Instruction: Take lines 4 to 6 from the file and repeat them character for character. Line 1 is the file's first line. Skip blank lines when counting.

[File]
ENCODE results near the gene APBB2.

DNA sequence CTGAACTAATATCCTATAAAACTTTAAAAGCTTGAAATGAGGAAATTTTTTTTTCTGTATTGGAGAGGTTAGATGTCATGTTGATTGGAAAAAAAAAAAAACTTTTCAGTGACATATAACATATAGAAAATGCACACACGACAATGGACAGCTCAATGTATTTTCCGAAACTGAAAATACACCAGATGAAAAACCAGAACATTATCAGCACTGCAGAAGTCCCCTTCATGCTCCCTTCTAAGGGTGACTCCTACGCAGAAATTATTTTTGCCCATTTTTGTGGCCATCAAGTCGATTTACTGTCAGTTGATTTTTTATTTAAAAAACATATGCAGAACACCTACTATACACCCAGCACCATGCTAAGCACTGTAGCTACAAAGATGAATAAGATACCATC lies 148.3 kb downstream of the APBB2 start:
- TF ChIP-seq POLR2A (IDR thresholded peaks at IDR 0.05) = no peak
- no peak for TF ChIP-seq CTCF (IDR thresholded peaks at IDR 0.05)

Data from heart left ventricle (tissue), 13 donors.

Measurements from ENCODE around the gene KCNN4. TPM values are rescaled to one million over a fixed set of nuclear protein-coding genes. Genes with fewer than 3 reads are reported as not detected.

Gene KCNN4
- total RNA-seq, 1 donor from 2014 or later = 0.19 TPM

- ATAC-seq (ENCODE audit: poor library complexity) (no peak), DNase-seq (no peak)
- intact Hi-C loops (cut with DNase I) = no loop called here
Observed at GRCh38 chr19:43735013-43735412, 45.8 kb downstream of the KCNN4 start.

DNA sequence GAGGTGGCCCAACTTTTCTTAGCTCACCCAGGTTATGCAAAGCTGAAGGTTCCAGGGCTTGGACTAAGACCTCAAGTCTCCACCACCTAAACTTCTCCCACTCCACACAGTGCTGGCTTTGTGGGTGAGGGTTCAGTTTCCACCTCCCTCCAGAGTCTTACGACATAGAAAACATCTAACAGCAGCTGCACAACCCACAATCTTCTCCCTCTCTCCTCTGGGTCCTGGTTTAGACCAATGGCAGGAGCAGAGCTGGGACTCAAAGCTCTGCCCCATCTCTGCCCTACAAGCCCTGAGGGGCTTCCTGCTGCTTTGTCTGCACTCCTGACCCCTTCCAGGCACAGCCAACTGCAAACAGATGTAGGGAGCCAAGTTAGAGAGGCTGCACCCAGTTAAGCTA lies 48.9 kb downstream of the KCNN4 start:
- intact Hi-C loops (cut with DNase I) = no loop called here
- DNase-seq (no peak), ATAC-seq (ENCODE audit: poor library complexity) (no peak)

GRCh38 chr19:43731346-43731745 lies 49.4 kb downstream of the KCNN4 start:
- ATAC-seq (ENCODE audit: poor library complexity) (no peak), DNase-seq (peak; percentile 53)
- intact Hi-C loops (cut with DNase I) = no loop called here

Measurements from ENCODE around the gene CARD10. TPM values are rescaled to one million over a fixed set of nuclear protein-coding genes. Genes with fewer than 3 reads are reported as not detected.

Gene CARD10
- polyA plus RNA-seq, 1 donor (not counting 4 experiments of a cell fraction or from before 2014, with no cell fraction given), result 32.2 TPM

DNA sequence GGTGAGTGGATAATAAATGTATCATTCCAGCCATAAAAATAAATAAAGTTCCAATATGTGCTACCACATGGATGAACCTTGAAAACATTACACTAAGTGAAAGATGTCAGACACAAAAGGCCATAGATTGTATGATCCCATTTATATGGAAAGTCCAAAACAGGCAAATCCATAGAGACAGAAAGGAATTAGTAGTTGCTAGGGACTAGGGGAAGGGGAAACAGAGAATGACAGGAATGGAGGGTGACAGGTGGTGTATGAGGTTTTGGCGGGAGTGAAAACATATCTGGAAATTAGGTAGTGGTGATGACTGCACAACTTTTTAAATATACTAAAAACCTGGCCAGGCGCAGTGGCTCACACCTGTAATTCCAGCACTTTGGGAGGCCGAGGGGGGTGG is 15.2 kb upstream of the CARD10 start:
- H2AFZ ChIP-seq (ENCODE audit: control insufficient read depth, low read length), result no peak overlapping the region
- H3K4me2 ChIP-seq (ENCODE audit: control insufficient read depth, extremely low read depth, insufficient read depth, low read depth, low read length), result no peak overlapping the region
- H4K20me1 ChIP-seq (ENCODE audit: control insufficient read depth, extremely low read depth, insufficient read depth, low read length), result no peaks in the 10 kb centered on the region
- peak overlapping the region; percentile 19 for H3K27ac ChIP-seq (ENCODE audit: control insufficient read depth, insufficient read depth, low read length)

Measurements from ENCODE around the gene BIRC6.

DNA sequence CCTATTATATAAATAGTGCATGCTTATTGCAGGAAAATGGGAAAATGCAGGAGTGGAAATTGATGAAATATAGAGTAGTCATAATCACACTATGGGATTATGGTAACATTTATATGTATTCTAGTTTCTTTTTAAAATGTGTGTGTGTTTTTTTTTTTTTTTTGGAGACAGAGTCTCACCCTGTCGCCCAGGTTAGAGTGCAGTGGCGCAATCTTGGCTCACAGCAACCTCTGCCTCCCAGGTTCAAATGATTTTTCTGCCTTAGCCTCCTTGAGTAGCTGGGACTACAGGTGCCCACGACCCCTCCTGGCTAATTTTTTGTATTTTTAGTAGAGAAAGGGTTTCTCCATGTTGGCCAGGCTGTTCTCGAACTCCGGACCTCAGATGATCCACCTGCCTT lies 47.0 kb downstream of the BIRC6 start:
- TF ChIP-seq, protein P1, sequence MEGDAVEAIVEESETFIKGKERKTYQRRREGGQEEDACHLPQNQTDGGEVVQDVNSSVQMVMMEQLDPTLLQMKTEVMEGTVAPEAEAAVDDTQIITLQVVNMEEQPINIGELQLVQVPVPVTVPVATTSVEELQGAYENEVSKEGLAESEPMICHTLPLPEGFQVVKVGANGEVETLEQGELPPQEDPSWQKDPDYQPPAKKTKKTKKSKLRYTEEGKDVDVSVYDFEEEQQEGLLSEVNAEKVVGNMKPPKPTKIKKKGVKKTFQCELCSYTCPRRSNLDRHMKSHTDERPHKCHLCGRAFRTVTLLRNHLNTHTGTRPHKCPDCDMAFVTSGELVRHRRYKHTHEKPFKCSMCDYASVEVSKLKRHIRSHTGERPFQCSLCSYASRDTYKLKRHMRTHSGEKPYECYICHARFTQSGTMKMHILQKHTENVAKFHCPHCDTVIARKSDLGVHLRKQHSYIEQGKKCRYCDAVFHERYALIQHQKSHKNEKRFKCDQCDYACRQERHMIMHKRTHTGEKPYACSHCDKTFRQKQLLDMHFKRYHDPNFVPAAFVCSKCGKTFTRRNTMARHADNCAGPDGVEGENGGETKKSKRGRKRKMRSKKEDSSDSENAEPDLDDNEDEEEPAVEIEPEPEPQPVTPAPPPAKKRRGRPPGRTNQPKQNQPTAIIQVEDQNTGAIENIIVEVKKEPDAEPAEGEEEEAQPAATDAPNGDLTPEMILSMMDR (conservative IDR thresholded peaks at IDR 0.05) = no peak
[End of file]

- no peak for TF ChIP-seq CTCF (IDR thresholded peaks at IDR 0.05)

Data from heart left ventricle (tissue), 13 donors.

Measurements from ENCODE around the gene KCNN4. TPM values are rescaled to one million over a fixed set of nuclear protein-coding genes. Genes with fewer than 3 reads are reported as not detected.